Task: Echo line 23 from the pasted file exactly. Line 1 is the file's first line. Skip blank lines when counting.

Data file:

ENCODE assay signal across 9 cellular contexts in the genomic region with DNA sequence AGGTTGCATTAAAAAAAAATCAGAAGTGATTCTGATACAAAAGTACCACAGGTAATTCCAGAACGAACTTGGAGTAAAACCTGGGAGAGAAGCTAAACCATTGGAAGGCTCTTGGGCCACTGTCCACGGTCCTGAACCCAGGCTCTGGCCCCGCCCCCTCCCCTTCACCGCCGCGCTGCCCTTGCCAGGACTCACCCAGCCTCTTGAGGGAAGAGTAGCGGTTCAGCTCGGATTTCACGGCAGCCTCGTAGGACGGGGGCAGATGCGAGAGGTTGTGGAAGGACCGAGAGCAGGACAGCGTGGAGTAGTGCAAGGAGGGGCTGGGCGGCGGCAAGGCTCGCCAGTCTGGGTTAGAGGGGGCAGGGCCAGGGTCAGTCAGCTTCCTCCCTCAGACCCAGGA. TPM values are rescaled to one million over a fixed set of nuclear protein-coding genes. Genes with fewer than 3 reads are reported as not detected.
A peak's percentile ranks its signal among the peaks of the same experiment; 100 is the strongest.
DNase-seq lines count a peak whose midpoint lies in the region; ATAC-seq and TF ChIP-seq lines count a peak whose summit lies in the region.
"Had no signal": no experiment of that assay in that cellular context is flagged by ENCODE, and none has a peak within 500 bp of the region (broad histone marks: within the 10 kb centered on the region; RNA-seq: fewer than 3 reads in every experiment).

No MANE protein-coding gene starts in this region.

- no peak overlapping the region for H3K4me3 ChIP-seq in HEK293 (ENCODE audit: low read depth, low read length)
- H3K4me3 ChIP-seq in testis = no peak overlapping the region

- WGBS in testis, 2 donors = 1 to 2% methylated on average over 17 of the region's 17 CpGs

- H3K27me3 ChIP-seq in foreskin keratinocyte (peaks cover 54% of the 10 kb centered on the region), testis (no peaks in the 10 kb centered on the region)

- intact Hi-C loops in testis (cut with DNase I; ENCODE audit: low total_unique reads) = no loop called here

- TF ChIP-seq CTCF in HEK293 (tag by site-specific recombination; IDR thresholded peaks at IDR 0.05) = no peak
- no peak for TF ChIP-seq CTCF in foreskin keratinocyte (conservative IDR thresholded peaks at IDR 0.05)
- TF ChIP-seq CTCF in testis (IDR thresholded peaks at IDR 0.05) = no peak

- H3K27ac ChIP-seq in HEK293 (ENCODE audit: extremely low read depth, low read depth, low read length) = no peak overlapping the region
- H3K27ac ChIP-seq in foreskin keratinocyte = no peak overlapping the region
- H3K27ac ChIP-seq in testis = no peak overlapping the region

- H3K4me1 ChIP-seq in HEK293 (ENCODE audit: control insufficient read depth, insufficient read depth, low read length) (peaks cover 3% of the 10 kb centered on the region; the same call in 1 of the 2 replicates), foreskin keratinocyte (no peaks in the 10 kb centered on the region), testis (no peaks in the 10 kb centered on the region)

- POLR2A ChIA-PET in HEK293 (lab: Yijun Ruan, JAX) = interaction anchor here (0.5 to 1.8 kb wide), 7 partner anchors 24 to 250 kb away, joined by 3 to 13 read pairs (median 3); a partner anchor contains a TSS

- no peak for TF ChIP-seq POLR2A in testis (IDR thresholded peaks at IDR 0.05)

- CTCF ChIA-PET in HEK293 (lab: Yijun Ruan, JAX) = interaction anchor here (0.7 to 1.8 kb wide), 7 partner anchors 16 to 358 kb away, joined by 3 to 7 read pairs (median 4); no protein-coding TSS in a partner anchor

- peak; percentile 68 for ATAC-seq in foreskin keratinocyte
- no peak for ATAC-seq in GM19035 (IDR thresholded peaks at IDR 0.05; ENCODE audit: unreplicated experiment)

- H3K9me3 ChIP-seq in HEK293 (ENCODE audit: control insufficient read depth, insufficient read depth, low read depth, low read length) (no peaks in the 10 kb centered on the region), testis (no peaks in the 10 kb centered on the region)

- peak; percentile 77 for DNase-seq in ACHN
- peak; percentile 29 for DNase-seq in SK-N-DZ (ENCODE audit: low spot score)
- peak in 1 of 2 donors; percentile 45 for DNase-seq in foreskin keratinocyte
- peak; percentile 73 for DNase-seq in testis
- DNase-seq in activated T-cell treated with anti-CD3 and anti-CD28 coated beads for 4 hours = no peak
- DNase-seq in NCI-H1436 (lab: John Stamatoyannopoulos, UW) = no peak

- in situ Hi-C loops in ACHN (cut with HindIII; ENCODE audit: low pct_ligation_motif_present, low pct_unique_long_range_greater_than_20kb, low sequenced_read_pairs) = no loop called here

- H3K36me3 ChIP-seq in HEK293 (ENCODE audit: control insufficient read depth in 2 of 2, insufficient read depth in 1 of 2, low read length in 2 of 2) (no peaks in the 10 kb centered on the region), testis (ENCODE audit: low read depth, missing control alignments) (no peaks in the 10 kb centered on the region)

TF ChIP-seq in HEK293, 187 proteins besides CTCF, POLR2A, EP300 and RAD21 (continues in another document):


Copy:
- H3K9me3 ChIP-seq in HEK293 (ENCODE audit: control insufficient read depth, insufficient read depth, low read depth, low read length) (no peaks in the 10 kb centered on the region), testis (no peaks in the 10 kb centered on the region)